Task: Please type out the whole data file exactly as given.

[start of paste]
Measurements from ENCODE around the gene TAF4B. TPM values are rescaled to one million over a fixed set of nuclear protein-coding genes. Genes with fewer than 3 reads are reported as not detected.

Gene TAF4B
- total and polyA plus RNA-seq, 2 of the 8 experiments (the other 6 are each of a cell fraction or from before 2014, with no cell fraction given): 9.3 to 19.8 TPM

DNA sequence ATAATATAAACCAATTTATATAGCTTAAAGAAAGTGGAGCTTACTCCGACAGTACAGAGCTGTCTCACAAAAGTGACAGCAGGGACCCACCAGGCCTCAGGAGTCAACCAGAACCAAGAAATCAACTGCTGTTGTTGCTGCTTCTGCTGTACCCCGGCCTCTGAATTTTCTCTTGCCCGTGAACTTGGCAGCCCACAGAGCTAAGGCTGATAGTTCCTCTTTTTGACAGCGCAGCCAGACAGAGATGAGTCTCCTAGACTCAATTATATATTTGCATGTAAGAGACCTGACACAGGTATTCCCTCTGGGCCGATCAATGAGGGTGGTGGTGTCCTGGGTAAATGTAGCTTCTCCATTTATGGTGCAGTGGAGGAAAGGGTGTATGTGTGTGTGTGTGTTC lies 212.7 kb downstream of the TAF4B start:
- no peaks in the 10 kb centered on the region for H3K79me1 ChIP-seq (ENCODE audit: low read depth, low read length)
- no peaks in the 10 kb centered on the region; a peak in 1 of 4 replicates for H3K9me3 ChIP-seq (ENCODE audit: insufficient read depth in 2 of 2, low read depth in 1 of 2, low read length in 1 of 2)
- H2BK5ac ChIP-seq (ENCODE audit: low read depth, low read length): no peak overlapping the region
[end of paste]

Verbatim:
Measurements from ENCODE around the gene TAF4B. TPM values are rescaled to one million over a fixed set of nuclear protein-coding genes. Genes with fewer than 3 reads are reported as not detected.

Gene TAF4B
- total and polyA plus RNA-seq, 2 of the 8 experiments (the other 6 are each of a cell fraction or from before 2014, with no cell fraction given): 9.3 to 19.8 TPM

DNA sequence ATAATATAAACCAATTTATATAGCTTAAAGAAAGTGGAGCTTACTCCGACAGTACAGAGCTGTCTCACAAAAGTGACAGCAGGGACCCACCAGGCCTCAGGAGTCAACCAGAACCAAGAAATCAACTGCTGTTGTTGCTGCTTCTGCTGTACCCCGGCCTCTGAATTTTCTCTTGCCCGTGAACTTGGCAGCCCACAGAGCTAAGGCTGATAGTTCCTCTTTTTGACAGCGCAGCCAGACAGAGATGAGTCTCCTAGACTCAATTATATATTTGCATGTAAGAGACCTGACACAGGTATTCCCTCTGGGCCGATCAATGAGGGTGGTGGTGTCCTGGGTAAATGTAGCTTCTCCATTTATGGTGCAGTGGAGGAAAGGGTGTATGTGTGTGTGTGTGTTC lies 212.7 kb downstream of the TAF4B start:
- no peaks in the 10 kb centered on the region for H3K79me1 ChIP-seq (ENCODE audit: low read depth, low read length)
- no peaks in the 10 kb centered on the region; a peak in 1 of 4 replicates for H3K9me3 ChIP-seq (ENCODE audit: insufficient read depth in 2 of 2, low read depth in 1 of 2, low read length in 1 of 2)
- H2BK5ac ChIP-seq (ENCODE audit: low read depth, low read length): no peak overlapping the region